Beginning in 1910 Sergei Mikhailovich Prokudin-Gorskii used color photography to document the Russian Empire. He made black-and-white exposures with red, green and blue filters, then combined those images in the laboratory to create a color image.
More recently, the Library of Congress has purchased 1,900 of these photos, many of which are stored at Wikimedia.
All of the photos above are from the period 1910-1915, and are thus among the world's first color photos.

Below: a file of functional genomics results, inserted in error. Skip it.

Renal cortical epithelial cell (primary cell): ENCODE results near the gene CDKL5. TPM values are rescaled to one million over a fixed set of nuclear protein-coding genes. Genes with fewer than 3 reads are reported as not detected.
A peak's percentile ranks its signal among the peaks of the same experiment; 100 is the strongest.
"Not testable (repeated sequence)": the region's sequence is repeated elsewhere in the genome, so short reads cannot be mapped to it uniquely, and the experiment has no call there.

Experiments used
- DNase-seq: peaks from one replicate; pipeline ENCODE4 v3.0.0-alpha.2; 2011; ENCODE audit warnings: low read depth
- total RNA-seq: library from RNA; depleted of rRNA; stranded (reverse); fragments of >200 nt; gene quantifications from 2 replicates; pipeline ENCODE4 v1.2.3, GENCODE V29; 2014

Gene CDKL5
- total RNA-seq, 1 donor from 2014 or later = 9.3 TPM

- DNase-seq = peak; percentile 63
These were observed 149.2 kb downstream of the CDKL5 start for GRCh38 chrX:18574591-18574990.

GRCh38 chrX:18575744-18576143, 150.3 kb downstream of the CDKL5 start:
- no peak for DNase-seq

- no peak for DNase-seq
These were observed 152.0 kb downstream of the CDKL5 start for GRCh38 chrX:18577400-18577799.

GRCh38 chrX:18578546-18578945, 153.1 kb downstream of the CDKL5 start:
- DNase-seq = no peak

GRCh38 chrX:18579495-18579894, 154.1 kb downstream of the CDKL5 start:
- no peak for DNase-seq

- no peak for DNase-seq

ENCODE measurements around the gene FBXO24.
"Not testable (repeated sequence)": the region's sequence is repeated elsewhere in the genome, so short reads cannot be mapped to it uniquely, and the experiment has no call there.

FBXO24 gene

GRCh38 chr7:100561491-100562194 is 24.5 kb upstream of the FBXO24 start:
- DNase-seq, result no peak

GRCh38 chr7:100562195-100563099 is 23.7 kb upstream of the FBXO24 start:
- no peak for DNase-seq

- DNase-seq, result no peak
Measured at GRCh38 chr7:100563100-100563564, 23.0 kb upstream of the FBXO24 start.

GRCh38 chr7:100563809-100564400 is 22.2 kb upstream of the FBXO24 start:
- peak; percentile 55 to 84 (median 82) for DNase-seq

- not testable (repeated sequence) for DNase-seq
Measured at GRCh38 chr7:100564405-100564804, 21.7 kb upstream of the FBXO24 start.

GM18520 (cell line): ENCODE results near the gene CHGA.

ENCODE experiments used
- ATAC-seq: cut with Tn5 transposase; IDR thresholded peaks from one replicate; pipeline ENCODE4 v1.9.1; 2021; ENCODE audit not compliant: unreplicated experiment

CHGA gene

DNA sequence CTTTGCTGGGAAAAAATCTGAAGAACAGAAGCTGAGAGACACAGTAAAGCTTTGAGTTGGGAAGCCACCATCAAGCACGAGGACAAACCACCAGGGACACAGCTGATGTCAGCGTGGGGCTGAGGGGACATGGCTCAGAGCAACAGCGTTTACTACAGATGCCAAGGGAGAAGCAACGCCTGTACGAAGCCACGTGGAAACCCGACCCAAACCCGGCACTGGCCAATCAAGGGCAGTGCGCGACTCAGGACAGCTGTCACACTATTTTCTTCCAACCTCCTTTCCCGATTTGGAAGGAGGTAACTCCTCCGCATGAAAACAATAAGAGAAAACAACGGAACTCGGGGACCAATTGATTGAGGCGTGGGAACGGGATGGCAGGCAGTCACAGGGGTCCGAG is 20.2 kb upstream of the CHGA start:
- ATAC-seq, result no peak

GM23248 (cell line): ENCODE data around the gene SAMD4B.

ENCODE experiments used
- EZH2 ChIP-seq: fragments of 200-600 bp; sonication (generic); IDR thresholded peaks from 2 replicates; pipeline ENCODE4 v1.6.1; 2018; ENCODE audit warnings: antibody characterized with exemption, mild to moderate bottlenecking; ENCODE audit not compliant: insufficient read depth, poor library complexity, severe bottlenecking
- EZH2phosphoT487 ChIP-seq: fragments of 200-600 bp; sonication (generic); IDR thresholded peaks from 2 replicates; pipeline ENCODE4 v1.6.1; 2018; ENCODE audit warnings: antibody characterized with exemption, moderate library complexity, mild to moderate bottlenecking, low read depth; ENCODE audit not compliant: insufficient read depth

- Young Russian peasant women in front of traditional wooden house, in a rural area along the Sheksna River near the small town of Kirillov.
- A. P. Kalganov poses with his son and granddaughter… Kalganov displays traditional Russian dress and beard styles, while the two younger generations have more Westernized, modern dress and hair styles.
- Windmills on the Siberian plain.
- Fabric merchant near Samarkand.
- Alim Khan, emir of Bukhara.
- Uzbek woman at entrance to yurt in Turkestan.
And before THAT, of course, the world only existed in black and white.
Update - See the Comments for additional corrections and clarifications re the early history of color photography.